No one wants the kitten video they’re watching on Youtube to stop and reload endlessly. We all want to send big chunks of data very fast, while still keeping the integrity of said data. Nevertheless, the faster you send data, the more likely it is to experience transmission problems, especially due to interference or weak signal.
OFDM (Orthogonal Frequency Division Multiplexing) is the radio science behind huge bandwidth capabilities we see in LTE. OFDM splits data into small sub-carriers, also known as data streams, on neighboring frequencies, over a single channel. It allows sending more data than through single carrier modulation techniques, and at a higher rate. OFDM also handles phenomena such as interference, noise or multipath significantly more efficiently than other modulation methods.
How it works
The following explanation is for non-engineers and is meant to shed some light on OFDM, so keep in mind that we are leaving out many details that are not critical for understanding what OFDM is or why we use it.
We’ll use a theoretical example: a bandwidth of 1 MHz and round numbers, which are easier to remember and apply to real-life scenarios.
Traditional single carrier modulation uses only one frequency to send the bits, as seen below.
In OFDM, the bandwidth of 1 MHz band is split into, say, 1000 sub-carriers of 1 kHz, and each of them sends one symbol per millisecond.
Next, OFDM uses the FFT (fast Fourier transform) algorithm and its inverse to effectively retrieve the original data bits from the symbols and vice versa.
Last, but not least, OFDM has a special property called orthogonality, which essentially means that sub-carriers are spaced in such a way that they only partially overlap, as the peak of each sub-carrier intersects the zero crossing of the neighboring sub-carrier. This characteristic is perfectly illustrated in the image below, where you can see 5 of the 1000 1 kHz sub-carriers in the frequency domain, in a single channel.
Orthogonality is what allows us to pack sub-carriers really tight, without wasted frequencies between them as in traditional cases, which require using guard bands.
Let’s go back to the example used earlier. The data rate obtained using OFDM is the same as in the case of single-carrier modulation, so you might wonder why we use it so enthusiastically in LTE, which is what we’ll explain below.
Effective against multipath propagation and interference
Multipath propagation occurs the moment a radio signal bounces-off obstacles that appear in its path: water sources, hills and mountains, buildings, trees etc. Multipath causes the transmitted signal to be sent on two or more paths to the receiver, making it difficult for the receiver to interpret what it receives. Only some frequencies are prone to experience multipath. In single carrier modulation systems, it has a damaging impact throughout the whole frequency and affects all of the data symbols.
Take a look at the image below: only one carrier experiences multipath, but since all sub-carriers transport redundant copies of the sent symbols, data loss is minimal.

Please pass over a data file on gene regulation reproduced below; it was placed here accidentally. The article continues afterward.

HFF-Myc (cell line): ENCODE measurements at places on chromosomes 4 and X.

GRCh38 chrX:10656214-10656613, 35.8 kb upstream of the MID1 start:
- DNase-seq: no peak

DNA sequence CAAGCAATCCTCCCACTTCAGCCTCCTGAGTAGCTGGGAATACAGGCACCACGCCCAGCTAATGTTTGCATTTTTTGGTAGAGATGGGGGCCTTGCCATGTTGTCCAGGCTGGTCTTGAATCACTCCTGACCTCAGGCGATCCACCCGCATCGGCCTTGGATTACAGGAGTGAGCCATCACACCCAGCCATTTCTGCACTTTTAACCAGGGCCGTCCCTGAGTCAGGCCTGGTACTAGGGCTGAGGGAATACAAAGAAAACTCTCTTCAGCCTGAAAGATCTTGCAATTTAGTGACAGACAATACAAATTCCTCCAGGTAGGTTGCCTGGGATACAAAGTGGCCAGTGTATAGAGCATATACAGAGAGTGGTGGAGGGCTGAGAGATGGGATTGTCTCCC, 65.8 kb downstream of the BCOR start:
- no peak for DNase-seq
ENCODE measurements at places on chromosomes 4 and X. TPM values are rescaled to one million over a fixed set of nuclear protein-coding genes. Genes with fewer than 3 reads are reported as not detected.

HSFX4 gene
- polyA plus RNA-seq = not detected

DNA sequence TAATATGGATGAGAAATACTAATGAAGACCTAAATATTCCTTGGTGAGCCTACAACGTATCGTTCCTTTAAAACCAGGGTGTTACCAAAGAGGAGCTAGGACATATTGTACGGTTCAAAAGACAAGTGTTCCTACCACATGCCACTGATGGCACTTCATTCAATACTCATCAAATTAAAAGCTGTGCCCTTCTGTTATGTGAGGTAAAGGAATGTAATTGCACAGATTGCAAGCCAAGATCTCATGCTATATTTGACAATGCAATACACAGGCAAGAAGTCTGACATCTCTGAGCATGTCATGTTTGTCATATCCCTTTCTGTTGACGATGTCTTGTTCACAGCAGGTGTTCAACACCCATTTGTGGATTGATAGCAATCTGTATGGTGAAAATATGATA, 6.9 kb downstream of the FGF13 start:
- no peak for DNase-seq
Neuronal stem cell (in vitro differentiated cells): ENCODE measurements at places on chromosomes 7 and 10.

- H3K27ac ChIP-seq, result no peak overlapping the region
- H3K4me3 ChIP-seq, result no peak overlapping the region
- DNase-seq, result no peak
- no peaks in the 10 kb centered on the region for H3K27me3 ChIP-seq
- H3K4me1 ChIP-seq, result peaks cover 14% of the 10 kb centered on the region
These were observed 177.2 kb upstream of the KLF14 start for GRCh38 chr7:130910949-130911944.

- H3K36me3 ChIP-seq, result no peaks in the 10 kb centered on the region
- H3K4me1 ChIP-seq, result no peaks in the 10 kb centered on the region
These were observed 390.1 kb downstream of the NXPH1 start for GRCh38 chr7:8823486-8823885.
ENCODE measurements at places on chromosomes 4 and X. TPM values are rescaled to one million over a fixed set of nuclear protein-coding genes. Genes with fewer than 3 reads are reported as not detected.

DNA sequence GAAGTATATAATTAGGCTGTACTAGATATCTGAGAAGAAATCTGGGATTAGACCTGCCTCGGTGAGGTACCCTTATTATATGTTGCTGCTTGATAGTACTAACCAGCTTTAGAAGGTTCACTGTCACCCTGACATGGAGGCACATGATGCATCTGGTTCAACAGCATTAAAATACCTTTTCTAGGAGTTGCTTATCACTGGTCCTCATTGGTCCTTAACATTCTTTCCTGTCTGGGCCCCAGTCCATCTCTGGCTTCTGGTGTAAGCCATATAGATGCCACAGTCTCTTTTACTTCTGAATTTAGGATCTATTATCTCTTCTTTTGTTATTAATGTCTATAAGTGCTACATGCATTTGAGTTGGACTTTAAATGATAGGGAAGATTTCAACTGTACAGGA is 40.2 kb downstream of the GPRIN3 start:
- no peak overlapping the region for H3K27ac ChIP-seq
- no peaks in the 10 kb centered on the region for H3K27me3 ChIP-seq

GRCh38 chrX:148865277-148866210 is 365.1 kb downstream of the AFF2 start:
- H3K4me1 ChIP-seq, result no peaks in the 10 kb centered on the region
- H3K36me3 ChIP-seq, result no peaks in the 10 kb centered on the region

OFDM is also effective against interference because only some of the data streams will be affected by this phenomenon and data can be more easily recovered with redundant error-correction coding.
When using OFDM, LTE can tailor the modulation to make the best possible use of the available radio path to and from the UEs. Because of the OFDM carrier structure, LTE can take advantage of the changes in channel conditions and uses different modulations depending how close or far the UEs are from the transmitter.
Because it uses OFMD, LTE can dynamically change the symbol alphabet, depending on the radio conditions, for each individual sub-carrier. For example, if you’re sending data close to the transmitter, LTE will apply a 64-QAM modulation scheme, that is 6 bits/symbol. But if you are moving further from the transmitter, and the radio conditions are unreliable, LTE will dynamically adapt to either 16-QAM or QPSK, sending 4 or 2 bits/symbol. In extreme cases, LTE can even use BPSK (1 bit/symbol).
OFDM also has its downsides.
OFDM has a high peak-to-average power ratio, and requires a highly linear and oversized power amplifier that usually has a low efficiency. In the image below, you can see a typical OFDM peak-to-average power ratio. This occurs because multiple sub-carriers with different phases combine constructively in the time domain.
Typically, to obtain a 5 W average output power, an OFDM system requires a 100 W power amplifier, representing an increase by a factor of 20 from the actual 5 W output. Otherwise, the distortion is far too destructive to allow OFDM to function normally.
OFDM is also very sensitive to Doppler shift. This phenomenon occurs when the UE is moving, thus making the frequency of the signal received different from the frequency of the initially transmitted signal. Among its effects in OFDM, Doppler shift deteriorates synchronization, data recovery, and destroys the orthogonality of sub-carriers.